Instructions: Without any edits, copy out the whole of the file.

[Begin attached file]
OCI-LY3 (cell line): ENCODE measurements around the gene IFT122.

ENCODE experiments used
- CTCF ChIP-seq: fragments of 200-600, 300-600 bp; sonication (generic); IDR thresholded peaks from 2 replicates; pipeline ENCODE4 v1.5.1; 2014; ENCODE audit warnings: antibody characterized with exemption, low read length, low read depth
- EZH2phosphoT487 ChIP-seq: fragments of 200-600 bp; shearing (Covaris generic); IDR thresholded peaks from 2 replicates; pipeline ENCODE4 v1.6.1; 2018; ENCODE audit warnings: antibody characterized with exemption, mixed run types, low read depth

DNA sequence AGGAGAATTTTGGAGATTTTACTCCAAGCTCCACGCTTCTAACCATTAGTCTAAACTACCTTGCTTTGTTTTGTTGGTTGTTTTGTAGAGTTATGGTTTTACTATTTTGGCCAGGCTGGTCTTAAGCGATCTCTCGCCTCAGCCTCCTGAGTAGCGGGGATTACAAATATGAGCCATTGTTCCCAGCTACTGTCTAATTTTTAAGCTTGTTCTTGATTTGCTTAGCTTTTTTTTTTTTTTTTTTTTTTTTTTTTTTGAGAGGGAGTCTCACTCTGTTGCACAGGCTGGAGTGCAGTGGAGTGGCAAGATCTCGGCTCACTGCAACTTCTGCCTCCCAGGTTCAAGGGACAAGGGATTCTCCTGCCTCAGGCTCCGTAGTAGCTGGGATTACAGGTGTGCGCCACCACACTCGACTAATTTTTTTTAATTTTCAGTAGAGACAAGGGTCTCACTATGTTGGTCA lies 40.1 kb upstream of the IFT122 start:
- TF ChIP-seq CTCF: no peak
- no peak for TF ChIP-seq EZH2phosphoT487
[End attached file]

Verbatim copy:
OCI-LY3 (cell line): ENCODE measurements around the gene IFT122.

ENCODE experiments used
- CTCF ChIP-seq: fragments of 200-600, 300-600 bp; sonication (generic); IDR thresholded peaks from 2 replicates; pipeline ENCODE4 v1.5.1; 2014; ENCODE audit warnings: antibody characterized with exemption, low read length, low read depth
- EZH2phosphoT487 ChIP-seq: fragments of 200-600 bp; shearing (Covaris generic); IDR thresholded peaks from 2 replicates; pipeline ENCODE4 v1.6.1; 2018; ENCODE audit warnings: antibody characterized with exemption, mixed run types, low read depth

DNA sequence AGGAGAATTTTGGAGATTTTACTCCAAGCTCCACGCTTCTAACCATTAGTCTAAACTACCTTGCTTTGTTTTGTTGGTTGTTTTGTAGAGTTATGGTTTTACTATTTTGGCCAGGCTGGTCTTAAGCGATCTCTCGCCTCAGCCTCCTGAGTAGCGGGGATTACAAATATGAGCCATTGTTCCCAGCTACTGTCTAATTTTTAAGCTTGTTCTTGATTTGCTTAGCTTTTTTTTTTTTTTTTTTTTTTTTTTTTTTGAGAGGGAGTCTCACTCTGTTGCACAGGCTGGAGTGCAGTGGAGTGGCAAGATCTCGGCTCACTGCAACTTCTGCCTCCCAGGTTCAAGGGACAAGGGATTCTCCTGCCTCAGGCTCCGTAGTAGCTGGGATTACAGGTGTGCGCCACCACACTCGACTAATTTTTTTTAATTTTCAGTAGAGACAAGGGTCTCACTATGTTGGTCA lies 40.1 kb upstream of the IFT122 start:
- TF ChIP-seq CTCF: no peak
- no peak for TF ChIP-seq EZH2phosphoT487